Director Hunter-Havens said the 17 early voting days and mandatory hours have been the law of the land for years. Inked in state statute, it notes the county boards must conduct early voting no earlier than the third Thursday before Election Day and no later than 3 p.m. on the last Saturday before the election.

Kemp said he does a “plain reading” of the law and interprets the statute’s “no earlier” language as most important, in that it suggests early voting cannot open sooner than the third Saturday before Election Day, but it doesn’t state it must take place all 17 days. New Hanover County has been offering the most amount of days available under the law for years and no one has challenged it, he added.

“But my understanding is that the state board has the authority over locations and times, but the county board has discretion over the days, the number of days, and so I’m hoping state board will send it back to us at the county level and say, ‘It’s your duty to pick a number of days and that’s by majority vote,’ and that we can have a good discussion,” Kemp said.

The New Hanover County Board of Elections is made up of three Democrats and two Republicans. At the April 23 meeting, Hunter-Havens indicated there would be no problem staffing five early-voting locations for 17 days, despite Kemp writing it was an “unnecessary burden and pressure on staff.” As reported previously by PCD, roughly 10 to 13 officials will work the sites, with estimated costs for staffing to be $169,720 for 825 total operation hours. 

Hunter-Havens said Wednesday her projections were based on “knowledgeable and skilled bipartisan teams of election officials who are willing and able to serve voters during 17 days of voting.” According to the director, she has put into place a “robust” recruitment campaign, held every election year, to help increase available people.

“We will be conducting information sessions online for all new applicants throughout the summer,” she said.

Kemp acknowledged Hunter-Havens has administration covered, but said the real issue is hearing from personnel they are exhausted by the time Election Day rolls around. Kemp worked as an election official and chief in Fairfax County Virginia for 20 elections.  

“So I know what it’s like,” he said. “Candidates will say it’s too much when they’re trying to get people at the polls to say vote for me and the parties are the same way — they provide observers, they try to get more people to serve as election officials. Election officials have changes in their schedule that cause them to need to miss and the staff has to scramble to find people to cover. Sometimes we don’t have as many people available that can just jump in and go to a location to provide additional support, so lines get longer and voters get frustrated.”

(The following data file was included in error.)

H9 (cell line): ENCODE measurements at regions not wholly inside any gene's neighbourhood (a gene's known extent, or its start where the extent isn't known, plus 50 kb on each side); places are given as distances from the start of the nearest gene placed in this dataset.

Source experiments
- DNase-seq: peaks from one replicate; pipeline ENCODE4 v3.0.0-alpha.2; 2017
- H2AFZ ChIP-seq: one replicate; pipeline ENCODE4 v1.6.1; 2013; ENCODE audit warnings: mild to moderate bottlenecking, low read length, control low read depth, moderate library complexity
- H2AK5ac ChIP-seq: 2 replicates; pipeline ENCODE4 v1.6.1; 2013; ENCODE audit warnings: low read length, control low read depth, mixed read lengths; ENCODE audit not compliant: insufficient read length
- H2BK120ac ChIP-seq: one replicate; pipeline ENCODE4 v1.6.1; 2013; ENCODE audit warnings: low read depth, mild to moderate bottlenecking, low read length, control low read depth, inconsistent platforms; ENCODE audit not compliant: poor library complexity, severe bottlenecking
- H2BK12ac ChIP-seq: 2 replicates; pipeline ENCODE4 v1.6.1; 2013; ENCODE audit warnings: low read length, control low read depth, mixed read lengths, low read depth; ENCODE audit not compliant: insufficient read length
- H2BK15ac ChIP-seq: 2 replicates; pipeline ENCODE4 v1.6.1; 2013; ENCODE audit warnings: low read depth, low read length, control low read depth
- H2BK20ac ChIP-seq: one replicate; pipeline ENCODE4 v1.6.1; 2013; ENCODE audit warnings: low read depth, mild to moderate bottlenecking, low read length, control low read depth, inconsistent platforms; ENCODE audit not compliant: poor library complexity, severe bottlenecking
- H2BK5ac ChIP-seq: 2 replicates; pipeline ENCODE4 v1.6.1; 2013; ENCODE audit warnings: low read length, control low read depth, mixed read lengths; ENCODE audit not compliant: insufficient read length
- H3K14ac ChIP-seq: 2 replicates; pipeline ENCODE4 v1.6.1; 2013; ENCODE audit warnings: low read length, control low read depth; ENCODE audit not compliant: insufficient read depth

Port City Daily reached out to both the Democratic and Republican chairs in New Hanover County for input. Nevin Carr of the GOP said a reduction would help in multiple ways, including monetarily.

“As taxpayers we foot the bill for each day of early voting,” he said. “Eight days of early voting would still provide a convenient window for people with busy schedules.” 

It also would help with staffing challenges, he added: “Most people prefer not to use a vacation day from their job to go work the polls.”

Kemp surmised Democrats had more-than double the amount of poll workers, which Jill Hopman, chair of NHC Democratic Party, said is not true. Hopman did not supply numbers upon request but said she serves on the bipartisan North Carolina Commission for the Future of Elections. 

“We just had a committee meeting for post-election challenges and litigation,” Hopman said. “Republicans get far more trainings and statewide support than we do. The NCDP is really working hard to level that playing field and rebuild our voter protection program.”

Port City Daily reached out to the commission for verification and data but did not receive info.

Kemp said he sent both Hopman and Carr his alternative plan to get everyone involved in the discussion and also wants to hear from the public.